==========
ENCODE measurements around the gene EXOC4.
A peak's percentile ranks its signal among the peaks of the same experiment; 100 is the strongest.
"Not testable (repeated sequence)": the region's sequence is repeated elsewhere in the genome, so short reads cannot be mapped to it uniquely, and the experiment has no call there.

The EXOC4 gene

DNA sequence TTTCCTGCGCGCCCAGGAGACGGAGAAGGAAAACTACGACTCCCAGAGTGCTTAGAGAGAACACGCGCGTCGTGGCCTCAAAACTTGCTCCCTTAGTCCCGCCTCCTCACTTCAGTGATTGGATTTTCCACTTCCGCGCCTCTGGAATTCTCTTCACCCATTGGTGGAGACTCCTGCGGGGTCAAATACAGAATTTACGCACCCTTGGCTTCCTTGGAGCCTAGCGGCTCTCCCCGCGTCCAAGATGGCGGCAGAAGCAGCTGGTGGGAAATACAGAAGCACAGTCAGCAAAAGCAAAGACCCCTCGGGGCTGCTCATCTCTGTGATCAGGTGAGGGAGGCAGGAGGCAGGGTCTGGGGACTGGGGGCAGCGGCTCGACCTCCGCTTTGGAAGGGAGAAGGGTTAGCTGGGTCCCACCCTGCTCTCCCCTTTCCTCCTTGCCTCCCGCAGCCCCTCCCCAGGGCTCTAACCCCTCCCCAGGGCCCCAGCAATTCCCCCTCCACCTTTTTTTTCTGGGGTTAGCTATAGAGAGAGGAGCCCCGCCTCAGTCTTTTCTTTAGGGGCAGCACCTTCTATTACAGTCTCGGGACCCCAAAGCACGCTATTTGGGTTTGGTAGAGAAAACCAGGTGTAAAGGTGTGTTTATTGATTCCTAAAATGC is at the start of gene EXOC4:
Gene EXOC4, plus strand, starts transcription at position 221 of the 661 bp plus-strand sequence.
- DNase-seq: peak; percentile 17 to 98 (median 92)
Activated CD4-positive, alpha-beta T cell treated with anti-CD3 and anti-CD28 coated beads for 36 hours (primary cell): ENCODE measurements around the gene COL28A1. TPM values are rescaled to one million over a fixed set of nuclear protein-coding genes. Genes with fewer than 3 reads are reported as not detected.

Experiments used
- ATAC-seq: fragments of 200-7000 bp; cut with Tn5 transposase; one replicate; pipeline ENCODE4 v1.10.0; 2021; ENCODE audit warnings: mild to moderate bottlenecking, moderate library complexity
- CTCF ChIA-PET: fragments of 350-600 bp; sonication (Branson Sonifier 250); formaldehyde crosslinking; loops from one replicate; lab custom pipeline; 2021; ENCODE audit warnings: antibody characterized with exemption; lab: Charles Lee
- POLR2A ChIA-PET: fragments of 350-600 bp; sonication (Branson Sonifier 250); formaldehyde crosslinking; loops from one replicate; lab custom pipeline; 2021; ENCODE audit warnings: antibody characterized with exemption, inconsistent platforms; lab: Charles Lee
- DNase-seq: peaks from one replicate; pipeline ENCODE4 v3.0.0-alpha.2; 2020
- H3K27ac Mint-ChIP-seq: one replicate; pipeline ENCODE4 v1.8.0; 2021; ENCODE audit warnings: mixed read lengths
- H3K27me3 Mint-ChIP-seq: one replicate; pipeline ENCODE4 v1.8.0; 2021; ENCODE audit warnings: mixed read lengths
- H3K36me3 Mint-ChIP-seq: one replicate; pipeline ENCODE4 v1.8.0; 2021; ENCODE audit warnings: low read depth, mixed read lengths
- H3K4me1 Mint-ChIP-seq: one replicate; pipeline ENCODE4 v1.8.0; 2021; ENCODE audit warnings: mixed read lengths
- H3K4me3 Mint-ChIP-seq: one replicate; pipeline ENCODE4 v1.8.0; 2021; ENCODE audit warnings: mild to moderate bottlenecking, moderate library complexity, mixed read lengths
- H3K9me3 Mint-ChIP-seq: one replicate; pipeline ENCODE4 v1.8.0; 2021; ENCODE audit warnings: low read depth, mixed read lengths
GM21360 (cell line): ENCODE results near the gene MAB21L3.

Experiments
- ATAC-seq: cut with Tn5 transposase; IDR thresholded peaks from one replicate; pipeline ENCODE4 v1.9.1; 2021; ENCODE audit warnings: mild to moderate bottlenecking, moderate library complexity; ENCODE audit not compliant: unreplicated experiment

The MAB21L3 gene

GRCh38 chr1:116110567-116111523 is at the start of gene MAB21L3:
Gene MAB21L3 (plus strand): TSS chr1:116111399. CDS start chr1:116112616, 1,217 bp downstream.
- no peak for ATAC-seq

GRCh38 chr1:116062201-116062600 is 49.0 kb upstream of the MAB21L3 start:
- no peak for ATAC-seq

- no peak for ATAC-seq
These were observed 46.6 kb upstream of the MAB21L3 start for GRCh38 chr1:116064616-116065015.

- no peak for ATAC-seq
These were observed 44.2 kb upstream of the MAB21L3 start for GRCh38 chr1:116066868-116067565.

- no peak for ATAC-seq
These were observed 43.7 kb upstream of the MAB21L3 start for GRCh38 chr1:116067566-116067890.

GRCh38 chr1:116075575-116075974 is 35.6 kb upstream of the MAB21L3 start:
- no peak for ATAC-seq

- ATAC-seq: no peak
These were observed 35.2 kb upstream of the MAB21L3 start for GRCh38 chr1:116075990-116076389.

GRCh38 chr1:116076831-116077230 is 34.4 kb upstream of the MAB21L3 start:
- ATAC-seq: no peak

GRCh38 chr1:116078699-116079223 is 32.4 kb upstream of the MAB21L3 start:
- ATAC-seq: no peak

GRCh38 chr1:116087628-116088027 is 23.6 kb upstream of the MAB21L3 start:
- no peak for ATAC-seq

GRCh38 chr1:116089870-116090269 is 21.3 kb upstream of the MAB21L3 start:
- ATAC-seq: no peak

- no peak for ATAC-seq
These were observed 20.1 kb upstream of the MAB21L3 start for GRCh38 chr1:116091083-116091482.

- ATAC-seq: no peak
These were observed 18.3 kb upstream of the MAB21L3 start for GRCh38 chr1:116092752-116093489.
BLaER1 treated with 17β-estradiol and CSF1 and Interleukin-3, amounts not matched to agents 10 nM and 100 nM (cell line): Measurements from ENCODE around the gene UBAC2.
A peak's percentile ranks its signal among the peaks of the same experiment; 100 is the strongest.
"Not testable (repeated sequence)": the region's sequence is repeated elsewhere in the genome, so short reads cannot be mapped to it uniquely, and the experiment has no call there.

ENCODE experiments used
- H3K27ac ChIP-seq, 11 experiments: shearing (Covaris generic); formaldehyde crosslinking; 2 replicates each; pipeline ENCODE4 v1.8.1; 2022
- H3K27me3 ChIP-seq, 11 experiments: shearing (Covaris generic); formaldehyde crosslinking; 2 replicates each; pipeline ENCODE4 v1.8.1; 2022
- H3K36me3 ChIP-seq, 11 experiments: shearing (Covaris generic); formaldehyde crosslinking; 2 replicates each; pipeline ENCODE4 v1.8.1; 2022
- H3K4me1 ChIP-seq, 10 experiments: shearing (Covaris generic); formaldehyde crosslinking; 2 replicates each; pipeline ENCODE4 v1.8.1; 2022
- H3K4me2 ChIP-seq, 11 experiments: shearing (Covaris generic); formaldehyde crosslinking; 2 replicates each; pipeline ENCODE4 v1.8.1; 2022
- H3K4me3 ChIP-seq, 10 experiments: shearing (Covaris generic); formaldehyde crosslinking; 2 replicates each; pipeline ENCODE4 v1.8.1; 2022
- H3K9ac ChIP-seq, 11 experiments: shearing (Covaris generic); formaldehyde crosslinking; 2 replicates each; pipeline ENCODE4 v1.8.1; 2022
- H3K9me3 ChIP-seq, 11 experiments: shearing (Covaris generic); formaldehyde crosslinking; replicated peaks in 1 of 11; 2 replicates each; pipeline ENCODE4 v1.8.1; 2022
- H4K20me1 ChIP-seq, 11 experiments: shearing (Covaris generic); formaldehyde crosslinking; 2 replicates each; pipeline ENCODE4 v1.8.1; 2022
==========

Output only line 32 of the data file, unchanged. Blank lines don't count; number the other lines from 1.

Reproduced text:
These were observed 44.2 kb upstream of the MAB21L3 start for GRCh38 chr1:116066868-116067565.